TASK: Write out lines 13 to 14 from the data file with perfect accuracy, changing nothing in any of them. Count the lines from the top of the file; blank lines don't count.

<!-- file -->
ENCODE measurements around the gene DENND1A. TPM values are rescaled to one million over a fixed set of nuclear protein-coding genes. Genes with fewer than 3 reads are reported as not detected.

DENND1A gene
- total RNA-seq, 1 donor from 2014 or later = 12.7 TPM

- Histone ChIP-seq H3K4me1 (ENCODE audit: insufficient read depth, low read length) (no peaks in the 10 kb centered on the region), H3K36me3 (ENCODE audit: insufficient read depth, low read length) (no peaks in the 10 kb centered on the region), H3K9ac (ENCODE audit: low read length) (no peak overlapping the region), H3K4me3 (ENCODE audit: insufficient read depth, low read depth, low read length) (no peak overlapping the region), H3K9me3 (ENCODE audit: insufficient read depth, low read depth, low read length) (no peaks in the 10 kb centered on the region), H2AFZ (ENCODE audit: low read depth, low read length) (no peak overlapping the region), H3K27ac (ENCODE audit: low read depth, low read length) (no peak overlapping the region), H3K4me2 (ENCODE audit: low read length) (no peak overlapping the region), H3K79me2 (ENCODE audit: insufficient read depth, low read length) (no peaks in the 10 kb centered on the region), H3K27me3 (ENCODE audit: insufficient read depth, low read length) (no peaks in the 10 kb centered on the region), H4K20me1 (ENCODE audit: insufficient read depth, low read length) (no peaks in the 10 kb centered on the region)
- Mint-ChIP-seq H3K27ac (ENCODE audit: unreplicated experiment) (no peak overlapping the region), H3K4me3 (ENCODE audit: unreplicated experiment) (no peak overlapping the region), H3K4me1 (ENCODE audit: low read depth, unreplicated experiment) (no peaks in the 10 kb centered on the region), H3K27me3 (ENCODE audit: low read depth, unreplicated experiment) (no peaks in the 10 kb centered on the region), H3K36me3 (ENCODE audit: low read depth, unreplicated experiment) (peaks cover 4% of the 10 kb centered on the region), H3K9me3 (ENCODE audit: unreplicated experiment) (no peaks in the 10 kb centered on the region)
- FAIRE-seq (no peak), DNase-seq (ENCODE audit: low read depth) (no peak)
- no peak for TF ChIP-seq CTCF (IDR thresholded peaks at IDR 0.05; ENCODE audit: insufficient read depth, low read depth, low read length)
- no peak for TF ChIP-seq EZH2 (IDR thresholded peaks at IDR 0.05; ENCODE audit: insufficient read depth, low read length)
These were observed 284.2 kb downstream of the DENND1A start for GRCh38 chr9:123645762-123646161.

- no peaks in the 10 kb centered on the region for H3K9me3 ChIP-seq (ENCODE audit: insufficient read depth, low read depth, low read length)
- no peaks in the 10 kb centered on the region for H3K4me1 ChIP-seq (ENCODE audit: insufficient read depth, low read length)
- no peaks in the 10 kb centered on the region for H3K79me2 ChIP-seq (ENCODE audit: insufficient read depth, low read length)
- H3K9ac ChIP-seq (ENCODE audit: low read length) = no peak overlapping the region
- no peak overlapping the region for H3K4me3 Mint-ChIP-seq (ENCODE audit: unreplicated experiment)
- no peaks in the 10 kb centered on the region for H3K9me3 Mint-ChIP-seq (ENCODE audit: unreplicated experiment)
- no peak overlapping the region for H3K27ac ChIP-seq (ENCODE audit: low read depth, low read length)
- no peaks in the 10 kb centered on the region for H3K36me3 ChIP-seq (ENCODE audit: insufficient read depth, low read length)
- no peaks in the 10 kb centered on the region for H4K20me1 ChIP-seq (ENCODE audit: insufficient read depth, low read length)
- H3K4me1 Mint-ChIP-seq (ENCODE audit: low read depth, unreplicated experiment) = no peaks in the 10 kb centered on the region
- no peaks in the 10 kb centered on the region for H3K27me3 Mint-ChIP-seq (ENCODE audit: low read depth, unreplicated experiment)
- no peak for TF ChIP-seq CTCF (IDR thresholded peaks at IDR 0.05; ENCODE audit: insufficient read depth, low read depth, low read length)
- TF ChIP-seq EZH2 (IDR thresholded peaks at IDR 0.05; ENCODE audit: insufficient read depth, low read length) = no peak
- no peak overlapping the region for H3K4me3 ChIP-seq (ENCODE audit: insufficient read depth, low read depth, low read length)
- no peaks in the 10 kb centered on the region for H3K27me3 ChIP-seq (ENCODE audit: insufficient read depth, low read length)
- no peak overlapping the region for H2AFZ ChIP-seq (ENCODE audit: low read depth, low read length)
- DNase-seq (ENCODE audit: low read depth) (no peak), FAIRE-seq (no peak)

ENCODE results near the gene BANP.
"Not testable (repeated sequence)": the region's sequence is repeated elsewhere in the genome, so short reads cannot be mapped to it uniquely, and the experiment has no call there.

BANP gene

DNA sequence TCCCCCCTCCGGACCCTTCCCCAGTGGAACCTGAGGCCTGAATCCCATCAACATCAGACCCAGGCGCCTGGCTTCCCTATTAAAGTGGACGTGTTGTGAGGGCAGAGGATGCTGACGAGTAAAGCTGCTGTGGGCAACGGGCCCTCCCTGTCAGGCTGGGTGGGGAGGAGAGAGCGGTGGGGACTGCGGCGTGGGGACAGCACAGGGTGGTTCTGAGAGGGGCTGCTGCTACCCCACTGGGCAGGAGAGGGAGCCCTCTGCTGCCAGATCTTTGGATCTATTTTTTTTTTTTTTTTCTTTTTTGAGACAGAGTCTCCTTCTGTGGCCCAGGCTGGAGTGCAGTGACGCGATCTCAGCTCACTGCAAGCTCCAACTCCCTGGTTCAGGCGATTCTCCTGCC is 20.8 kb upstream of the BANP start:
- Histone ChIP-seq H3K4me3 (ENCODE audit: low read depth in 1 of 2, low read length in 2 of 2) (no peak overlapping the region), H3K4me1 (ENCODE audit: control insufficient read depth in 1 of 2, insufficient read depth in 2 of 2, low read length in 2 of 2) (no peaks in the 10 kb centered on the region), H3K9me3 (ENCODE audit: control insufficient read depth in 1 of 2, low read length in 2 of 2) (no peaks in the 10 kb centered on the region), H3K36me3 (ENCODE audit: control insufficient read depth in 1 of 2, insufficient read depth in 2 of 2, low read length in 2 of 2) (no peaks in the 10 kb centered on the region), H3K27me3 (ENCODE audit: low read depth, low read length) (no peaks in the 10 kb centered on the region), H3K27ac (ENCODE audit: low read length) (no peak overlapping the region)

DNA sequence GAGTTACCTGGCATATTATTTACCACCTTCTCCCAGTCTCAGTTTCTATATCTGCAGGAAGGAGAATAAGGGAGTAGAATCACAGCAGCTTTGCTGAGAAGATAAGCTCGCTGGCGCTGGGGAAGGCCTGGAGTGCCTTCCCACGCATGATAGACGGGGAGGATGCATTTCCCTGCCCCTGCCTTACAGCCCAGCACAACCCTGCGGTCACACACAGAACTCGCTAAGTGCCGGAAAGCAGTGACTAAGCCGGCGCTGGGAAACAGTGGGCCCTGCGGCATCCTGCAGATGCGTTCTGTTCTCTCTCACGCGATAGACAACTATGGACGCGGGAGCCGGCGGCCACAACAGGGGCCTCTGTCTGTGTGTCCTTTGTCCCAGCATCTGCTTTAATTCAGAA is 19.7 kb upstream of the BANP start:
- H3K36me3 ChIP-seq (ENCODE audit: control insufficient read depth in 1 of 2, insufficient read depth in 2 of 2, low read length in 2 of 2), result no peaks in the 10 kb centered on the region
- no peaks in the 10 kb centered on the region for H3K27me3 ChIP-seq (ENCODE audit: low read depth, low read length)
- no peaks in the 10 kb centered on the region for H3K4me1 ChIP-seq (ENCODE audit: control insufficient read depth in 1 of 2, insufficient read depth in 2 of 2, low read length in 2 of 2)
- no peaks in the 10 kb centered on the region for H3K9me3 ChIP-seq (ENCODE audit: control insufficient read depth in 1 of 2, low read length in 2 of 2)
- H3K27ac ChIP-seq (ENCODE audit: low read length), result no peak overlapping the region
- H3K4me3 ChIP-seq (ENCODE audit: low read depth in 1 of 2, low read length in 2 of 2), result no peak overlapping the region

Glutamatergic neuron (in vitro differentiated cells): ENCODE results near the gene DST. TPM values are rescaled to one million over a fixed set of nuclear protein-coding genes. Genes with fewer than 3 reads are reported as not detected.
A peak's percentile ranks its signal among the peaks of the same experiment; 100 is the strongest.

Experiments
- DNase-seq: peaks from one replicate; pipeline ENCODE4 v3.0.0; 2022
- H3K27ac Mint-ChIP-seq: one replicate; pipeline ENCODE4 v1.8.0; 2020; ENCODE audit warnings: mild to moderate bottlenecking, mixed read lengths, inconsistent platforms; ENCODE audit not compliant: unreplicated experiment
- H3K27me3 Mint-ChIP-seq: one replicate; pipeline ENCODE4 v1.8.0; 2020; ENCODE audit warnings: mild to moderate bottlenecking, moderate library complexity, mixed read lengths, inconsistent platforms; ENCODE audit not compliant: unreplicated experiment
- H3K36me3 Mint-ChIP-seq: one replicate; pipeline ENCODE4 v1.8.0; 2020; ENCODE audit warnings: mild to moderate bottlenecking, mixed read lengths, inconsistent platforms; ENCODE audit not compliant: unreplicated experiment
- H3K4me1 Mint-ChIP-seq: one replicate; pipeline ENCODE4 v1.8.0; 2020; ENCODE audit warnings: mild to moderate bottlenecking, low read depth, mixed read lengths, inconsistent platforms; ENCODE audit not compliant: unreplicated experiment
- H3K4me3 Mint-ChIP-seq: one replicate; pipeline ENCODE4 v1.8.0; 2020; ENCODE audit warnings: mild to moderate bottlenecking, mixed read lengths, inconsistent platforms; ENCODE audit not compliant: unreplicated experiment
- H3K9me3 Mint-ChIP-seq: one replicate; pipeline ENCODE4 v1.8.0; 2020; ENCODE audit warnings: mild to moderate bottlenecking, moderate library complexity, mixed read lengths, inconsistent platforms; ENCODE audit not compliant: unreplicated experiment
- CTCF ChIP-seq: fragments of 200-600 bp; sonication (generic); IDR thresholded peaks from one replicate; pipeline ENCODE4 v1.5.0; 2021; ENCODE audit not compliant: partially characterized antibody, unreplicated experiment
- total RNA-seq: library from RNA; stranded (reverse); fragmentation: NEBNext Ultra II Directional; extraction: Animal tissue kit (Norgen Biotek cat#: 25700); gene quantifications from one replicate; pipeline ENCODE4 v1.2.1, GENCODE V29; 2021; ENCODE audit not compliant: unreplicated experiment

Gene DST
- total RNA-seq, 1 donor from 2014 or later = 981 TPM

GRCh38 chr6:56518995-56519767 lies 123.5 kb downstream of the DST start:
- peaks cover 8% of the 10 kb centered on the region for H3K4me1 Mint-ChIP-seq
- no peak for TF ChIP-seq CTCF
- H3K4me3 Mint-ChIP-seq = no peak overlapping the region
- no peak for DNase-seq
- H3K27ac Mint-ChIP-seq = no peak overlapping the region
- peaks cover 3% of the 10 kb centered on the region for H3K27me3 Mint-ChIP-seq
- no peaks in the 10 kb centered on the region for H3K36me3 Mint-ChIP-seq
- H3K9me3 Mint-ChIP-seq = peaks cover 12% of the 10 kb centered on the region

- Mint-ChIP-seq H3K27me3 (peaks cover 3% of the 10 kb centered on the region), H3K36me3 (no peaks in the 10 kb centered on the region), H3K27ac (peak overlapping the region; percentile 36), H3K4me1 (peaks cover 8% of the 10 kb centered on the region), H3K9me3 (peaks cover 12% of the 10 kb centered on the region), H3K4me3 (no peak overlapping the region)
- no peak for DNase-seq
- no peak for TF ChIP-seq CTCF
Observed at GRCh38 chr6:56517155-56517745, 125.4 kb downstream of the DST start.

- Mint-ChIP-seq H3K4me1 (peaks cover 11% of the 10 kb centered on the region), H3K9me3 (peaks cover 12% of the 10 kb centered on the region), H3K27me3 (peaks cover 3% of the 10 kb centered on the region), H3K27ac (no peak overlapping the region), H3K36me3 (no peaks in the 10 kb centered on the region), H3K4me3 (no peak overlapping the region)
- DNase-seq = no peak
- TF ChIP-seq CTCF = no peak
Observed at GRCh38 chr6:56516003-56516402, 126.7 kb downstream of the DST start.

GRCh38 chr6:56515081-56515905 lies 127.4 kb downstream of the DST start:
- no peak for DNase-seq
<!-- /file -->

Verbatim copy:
- H3K9ac ChIP-seq (ENCODE audit: low read length) = no peak overlapping the region
- no peak overlapping the region for H3K4me3 Mint-ChIP-seq (ENCODE audit: unreplicated experiment)